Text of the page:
Keywords: Venture Capital, spatial proximity, start-up financing
    JEL: G24 O16 D21 M13 R12
    Date: 2006–05
  5. By: Anusha Chari; Peter Blair Henry
    Abstract: We use a new firm-level dataset to examine the efficiency of investment in emerging economies. In the three-year period following stock market liberalizations, the growth rate of the typical firm's capital stock exceeds its pre-liberalization mean by an average of 5.4 percentage points. Cross-sectional changes in investment are significantly correlated with the signals about fundamentals embedded in the stock price changes that occur upon liberalization. Panel data estimations show that a 1-percentage point increase in a firm's expected future sales growth predicts a 4.1-percentage point increase in its investment; country-specific changes in the cost of capital predict a 2.3-percentage point increase in investment; firm-specific changes in risk premia do not affect investment.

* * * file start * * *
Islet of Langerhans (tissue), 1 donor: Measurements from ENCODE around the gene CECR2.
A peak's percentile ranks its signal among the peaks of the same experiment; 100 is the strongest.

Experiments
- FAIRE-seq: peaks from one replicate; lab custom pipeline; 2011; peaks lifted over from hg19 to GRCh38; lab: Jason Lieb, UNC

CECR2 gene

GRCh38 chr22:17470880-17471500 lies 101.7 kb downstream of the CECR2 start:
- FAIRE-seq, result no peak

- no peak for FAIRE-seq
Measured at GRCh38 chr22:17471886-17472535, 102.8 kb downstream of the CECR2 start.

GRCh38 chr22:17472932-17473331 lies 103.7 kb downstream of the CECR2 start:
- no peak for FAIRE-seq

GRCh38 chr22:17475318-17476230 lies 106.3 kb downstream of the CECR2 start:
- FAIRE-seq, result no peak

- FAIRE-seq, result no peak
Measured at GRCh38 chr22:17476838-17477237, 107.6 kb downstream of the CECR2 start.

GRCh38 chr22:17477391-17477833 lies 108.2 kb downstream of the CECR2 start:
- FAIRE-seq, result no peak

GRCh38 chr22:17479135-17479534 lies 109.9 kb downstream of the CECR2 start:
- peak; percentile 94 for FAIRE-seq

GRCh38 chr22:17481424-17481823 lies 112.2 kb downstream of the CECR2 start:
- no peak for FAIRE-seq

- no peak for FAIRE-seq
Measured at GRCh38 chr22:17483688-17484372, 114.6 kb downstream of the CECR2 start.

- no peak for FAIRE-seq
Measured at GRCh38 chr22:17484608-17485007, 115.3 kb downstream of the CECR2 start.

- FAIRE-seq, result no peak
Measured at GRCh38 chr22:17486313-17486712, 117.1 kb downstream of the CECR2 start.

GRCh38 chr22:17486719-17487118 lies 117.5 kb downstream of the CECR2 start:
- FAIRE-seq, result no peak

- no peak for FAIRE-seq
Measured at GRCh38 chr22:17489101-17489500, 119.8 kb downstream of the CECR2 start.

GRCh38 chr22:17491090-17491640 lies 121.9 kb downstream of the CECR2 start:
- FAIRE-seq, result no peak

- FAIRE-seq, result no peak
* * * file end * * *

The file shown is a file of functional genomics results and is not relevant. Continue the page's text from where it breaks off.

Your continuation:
JEL: E F G
    Date: 2006–05
  6. By: Andrew Ang; Li Gu; Yael V. Hochberg
    Abstract: Recent studies suggest that the underperformance of IPOs in the post-1970 sample may be a small sample effect or “Peso” problem. That is, IPO underperformance may result from observing too few star performers ex-post than were expected ex-ante. We develop a model of IPO performance that captures this intuition by allowing returns to be drawn from mixtures of outstanding, benchmark, or poor performing states. We estimate the model under the null of no ex-ante average IPO underperformance and construct small sample distributions of various statistics measuring IPO relative performance. We find that small sample biases are extremely unlikely to account for the magnitude of the post-1970 IPO underperformance observed in data.
    JEL: G12 G14 G32
    Date: 2006–05